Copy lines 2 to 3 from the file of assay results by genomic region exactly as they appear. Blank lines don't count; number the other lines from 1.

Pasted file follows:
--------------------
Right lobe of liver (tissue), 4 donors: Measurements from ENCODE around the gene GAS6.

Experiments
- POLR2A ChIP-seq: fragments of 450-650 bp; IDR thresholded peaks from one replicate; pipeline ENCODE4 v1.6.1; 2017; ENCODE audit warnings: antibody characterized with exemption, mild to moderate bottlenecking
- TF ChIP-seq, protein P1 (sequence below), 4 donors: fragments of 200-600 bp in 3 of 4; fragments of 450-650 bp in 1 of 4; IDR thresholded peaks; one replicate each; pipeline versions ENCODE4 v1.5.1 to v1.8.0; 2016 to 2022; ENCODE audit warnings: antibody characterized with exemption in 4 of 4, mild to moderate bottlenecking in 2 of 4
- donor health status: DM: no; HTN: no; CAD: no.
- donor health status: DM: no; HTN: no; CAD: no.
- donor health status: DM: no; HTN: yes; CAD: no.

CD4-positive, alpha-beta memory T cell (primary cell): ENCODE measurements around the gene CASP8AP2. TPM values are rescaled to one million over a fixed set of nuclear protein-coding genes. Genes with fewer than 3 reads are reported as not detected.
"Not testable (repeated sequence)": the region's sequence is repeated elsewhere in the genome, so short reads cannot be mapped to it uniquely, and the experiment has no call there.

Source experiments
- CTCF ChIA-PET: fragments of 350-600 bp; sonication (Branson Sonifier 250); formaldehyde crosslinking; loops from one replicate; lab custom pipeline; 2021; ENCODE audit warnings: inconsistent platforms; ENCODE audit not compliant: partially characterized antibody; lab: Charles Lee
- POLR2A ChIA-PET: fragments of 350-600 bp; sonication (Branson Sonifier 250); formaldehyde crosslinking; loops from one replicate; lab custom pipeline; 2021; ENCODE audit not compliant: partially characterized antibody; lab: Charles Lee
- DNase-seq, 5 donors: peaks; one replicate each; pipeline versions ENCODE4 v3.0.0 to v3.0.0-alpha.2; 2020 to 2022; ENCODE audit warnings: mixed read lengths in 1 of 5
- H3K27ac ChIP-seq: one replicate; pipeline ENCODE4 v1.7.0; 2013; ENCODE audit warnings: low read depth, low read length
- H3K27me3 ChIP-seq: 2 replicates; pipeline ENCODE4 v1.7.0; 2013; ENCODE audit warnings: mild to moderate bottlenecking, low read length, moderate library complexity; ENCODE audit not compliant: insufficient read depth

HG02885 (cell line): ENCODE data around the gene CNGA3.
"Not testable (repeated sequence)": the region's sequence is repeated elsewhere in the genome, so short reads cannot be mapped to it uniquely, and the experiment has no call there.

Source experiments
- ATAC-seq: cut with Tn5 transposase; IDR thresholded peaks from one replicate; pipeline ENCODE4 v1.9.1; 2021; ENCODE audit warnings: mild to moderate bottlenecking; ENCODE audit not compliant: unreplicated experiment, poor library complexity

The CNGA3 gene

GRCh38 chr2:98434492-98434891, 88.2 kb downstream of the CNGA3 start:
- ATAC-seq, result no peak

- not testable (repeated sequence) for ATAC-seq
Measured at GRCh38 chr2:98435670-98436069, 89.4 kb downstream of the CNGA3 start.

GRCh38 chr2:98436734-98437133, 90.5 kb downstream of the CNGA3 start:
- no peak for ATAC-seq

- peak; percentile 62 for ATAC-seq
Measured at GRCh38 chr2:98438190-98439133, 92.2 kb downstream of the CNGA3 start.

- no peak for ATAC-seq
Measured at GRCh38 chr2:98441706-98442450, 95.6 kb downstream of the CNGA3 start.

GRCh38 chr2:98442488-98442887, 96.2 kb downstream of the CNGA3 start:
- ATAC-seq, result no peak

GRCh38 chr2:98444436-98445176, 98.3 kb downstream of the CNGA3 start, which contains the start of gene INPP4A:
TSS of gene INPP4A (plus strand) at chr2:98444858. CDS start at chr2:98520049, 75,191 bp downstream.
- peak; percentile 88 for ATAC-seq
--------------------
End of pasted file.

Experiments
- POLR2A ChIP-seq: fragments of 450-650 bp; IDR thresholded peaks from one replicate; pipeline ENCODE4 v1.6.1; 2017; ENCODE audit warnings: antibody characterized with exemption, mild to moderate bottlenecking